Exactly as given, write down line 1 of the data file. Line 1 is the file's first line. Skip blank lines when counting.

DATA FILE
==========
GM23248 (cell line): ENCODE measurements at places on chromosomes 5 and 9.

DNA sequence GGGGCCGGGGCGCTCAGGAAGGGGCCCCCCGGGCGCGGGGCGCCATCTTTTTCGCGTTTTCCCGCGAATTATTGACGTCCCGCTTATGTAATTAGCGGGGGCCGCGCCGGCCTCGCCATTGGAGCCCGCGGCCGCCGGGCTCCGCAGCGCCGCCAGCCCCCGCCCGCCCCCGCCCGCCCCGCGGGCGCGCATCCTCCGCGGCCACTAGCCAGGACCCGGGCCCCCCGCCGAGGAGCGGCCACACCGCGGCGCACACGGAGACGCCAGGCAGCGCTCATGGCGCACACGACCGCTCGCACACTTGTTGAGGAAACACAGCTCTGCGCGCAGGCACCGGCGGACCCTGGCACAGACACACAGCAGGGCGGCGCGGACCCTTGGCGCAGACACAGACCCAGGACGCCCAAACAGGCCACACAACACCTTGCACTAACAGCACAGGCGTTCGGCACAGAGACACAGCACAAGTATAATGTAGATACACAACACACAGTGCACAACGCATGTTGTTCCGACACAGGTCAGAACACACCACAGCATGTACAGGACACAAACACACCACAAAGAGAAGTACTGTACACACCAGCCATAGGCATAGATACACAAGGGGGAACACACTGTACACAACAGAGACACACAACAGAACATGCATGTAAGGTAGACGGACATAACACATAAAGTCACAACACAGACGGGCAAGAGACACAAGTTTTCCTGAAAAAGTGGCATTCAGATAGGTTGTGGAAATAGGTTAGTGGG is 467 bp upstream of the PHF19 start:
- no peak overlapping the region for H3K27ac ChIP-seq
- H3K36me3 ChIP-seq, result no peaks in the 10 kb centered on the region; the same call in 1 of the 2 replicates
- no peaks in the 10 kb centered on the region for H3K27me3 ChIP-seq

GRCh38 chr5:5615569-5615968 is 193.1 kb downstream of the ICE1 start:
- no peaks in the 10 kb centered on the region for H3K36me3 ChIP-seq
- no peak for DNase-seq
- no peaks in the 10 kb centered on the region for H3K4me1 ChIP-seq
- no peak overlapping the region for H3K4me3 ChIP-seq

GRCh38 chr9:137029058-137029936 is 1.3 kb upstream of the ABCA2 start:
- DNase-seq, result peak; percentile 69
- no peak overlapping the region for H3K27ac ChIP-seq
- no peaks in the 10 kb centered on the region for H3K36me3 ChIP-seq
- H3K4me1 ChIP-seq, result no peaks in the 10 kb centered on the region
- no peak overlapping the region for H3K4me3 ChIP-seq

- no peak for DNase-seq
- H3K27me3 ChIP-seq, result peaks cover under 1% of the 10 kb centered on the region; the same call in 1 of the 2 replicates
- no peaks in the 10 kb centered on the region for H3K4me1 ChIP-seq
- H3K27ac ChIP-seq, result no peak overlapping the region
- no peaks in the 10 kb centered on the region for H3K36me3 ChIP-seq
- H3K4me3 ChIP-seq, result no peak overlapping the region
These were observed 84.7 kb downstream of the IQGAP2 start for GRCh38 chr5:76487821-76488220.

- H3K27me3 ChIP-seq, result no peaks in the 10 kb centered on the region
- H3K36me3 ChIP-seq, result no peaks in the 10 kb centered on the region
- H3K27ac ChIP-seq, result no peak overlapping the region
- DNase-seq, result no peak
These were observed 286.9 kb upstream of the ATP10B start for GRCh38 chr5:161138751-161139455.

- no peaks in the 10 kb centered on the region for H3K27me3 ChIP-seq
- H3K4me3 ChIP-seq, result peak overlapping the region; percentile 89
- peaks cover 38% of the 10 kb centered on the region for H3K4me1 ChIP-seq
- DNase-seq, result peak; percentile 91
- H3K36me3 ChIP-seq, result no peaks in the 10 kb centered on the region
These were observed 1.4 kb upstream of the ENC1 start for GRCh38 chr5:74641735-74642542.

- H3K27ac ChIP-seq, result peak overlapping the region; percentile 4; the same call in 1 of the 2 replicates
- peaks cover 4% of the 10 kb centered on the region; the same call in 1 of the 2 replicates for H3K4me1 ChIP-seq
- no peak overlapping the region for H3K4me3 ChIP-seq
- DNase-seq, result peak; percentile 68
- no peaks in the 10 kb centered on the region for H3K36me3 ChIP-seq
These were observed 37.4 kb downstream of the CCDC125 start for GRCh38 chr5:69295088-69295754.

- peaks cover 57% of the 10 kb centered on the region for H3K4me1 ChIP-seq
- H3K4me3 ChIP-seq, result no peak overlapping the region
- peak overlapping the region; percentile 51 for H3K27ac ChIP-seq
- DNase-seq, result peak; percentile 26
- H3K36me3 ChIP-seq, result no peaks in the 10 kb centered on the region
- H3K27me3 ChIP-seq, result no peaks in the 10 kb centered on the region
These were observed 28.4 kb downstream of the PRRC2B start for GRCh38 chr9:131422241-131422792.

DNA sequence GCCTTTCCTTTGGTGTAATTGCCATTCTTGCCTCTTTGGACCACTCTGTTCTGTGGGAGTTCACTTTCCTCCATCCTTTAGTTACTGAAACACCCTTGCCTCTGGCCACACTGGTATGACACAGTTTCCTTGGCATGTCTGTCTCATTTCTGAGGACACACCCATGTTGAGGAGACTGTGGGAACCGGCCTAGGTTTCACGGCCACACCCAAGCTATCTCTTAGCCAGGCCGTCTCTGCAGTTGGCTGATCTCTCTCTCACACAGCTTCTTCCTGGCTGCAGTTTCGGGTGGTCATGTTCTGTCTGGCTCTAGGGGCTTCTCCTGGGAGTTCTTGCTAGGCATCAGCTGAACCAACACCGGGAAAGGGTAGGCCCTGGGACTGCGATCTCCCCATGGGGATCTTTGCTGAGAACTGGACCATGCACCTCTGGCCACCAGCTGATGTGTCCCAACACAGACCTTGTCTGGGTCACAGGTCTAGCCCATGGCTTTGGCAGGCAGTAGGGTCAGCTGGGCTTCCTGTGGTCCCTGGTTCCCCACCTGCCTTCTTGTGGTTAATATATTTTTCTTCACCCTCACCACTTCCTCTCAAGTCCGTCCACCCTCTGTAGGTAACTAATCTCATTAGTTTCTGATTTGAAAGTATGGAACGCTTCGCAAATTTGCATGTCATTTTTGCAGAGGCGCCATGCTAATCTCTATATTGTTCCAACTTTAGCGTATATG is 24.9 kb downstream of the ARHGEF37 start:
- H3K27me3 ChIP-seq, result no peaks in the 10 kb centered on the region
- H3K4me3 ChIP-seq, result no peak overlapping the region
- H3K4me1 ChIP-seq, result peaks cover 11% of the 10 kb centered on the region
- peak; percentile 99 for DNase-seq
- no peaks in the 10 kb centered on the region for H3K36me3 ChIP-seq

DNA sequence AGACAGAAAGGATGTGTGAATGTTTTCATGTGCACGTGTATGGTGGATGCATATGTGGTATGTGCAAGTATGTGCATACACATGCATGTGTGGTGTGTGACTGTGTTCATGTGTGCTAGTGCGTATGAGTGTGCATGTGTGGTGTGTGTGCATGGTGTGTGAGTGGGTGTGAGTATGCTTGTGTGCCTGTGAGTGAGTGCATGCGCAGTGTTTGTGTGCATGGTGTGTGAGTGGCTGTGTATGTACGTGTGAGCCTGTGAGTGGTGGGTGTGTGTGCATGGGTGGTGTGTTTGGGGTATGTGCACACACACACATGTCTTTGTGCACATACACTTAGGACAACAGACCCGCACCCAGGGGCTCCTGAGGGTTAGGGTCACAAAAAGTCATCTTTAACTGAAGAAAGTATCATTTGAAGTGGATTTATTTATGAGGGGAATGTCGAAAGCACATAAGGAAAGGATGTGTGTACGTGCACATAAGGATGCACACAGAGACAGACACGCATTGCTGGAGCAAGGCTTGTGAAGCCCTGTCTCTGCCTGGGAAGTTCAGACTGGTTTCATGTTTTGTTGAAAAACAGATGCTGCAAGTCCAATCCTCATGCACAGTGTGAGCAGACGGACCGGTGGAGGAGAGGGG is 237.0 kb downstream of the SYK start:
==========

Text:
GM23248 (cell line): ENCODE measurements at places on chromosomes 5 and 9.